Greenville community members voice concerns at Ice cream social
Published 11:12 pm Thursday, June 29, 2023
Local veterans and other members of the community enjoyed a bowl of specialty ice cream, as representatives from the senate and congress addressed their issues and concerns at a Q&A session held downtown Greenville at Alabama Grill on June 21.
The visitors represented United States Senators Tommy Tubberville and Katie Britt, and Congressman Barry Moore.
Rural Workforce Coordinator Kathy Smyth, with Southeast Alabama Works, organized the event, which also hosted farmers, elected officials, economic developers, farmers, and community members at another venue.
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According to Smyth, “The tour gives the community a chance to make their voices heard, collectively in Washington, DC.”
Melanie Hill, field representative for Senator Katie Britt said, “We just want to be available for our constituents, and help to meet needs as much as we can. This is a way we can have boots on the ground, engaging with the people we represent.”
Veterans in attendance were able to share and discuss issues with the representatives, specifically with the VA. President of the Butler County Veterans Association, Benard Rudolph spoke on behalf of the elderly veteran community.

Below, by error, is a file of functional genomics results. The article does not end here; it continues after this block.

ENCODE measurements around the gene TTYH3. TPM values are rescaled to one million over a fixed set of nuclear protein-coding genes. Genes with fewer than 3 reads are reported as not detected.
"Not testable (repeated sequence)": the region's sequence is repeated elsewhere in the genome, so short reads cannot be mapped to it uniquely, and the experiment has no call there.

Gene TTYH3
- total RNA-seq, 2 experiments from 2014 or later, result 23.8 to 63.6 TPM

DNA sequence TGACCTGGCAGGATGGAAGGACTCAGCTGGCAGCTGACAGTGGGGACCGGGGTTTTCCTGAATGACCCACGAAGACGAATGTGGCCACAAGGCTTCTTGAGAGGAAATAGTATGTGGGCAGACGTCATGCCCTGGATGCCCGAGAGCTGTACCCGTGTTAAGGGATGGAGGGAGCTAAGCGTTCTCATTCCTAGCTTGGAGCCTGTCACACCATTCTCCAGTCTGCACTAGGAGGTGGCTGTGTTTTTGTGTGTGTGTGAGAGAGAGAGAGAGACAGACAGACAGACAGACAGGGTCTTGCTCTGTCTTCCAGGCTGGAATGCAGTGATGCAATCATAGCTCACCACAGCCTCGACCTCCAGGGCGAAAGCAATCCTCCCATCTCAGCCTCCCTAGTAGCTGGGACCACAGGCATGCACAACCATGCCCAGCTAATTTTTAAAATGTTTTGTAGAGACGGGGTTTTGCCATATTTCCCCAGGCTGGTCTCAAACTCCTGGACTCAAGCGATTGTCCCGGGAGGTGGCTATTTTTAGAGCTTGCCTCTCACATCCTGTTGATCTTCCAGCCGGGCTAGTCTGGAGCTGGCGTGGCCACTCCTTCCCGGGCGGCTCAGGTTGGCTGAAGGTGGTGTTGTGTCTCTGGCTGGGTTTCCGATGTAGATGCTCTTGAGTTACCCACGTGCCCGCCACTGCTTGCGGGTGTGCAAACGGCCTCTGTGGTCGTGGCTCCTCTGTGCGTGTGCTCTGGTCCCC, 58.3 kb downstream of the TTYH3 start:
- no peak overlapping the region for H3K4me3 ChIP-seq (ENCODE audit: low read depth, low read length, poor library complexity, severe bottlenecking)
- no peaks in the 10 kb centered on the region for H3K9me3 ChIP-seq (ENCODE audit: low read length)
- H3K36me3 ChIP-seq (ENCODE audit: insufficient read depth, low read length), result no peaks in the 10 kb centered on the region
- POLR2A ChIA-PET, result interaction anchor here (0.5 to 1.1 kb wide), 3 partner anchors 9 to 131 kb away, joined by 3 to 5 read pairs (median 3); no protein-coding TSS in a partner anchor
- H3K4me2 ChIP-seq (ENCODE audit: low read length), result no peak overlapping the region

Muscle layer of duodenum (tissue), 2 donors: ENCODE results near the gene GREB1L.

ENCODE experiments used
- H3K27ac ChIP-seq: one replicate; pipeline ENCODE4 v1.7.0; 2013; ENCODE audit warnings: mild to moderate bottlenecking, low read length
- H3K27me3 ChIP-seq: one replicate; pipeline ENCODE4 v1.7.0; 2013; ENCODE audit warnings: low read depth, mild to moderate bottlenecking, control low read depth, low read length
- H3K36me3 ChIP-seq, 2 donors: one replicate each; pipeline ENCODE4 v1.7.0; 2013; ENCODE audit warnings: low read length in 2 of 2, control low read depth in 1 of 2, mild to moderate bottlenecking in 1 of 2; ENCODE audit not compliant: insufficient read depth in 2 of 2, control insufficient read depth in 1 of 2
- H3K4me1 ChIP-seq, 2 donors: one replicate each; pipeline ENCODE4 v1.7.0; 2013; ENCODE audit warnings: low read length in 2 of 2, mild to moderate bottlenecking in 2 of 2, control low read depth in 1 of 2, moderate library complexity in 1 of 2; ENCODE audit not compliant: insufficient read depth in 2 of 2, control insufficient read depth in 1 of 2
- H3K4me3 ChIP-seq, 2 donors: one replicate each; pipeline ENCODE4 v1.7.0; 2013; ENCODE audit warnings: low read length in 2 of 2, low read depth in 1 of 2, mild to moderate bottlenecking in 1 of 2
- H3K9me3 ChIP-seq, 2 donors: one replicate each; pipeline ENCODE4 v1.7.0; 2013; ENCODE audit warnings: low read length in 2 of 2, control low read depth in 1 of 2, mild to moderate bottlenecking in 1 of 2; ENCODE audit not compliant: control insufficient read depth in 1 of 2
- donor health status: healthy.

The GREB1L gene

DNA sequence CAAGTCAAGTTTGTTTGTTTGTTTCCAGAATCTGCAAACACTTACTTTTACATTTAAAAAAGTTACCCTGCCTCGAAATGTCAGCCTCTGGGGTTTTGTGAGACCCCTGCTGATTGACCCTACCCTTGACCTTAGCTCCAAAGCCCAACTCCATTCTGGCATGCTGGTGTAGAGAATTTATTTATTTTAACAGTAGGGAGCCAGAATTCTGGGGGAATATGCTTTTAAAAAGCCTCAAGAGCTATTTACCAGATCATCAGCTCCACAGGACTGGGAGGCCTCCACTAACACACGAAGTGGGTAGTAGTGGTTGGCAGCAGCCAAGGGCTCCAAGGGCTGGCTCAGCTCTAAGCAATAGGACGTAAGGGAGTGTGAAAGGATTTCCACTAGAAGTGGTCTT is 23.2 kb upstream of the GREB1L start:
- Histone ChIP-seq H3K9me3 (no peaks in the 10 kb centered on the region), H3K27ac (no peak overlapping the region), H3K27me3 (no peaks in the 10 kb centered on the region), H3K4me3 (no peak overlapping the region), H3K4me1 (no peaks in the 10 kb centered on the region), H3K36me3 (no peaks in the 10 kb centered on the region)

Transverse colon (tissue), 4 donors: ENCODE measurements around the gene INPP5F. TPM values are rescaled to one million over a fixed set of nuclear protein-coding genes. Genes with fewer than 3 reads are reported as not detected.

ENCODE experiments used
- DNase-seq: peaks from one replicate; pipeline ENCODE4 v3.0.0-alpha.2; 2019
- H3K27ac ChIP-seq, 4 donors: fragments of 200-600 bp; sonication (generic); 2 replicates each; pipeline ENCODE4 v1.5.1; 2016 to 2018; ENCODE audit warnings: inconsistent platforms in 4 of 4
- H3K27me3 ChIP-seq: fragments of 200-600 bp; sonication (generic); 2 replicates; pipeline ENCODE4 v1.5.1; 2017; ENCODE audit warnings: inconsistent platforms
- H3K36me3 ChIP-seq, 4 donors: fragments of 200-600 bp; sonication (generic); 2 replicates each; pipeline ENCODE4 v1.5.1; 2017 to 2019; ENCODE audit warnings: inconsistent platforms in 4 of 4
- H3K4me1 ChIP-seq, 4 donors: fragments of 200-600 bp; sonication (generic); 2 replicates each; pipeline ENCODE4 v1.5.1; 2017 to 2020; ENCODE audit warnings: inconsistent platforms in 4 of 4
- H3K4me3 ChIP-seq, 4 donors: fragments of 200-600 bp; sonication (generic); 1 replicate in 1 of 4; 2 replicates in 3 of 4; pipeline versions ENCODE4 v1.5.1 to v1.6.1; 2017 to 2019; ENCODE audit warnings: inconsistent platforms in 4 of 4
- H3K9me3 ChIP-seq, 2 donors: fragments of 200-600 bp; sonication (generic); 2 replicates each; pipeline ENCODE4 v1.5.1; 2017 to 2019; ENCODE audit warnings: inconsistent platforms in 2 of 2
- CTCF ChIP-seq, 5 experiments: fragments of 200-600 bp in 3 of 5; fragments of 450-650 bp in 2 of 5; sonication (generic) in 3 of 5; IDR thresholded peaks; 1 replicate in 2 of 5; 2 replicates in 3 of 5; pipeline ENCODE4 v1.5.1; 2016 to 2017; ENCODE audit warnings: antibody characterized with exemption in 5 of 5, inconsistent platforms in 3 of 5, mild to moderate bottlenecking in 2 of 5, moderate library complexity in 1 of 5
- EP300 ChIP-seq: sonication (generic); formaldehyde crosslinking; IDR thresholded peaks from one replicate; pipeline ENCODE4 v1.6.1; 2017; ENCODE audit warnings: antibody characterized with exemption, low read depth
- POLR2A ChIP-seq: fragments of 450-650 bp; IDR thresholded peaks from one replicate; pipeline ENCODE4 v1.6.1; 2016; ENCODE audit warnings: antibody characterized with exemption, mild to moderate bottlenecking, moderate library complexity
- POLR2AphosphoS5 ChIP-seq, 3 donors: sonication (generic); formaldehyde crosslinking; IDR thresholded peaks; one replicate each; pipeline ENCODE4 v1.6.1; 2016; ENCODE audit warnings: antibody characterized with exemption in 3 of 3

“A lot of veterans are not computer savvy, and miss out on benefits available to them, because they need assistance,” Rudolph said.
Liza Berrey, member of the American Legion Post 24 seconded that notion, adding issues with travel pay and healthcare expenses.
She said, “It can be confusing to access the information, therefore, a lot of people miss out.”
These issues were addressed by Dustin Retherford, Veterans Advocate for Congressman Barry Moore. He listened attentively to the concerns of the veterans and assured them he would follow up on their concerns.
“It is my responsibility to continue raising awareness about the lack of care from the VA,” Retherford said.
Representative Alex Reynolds encouraged those in attendance to contact them directly when issues arise. The representatives work from Dothan, but are the first line of contact for congressional needs.
Each representative presented business cards and contact information, and urged constituents to reach out at any time for questions and complaints.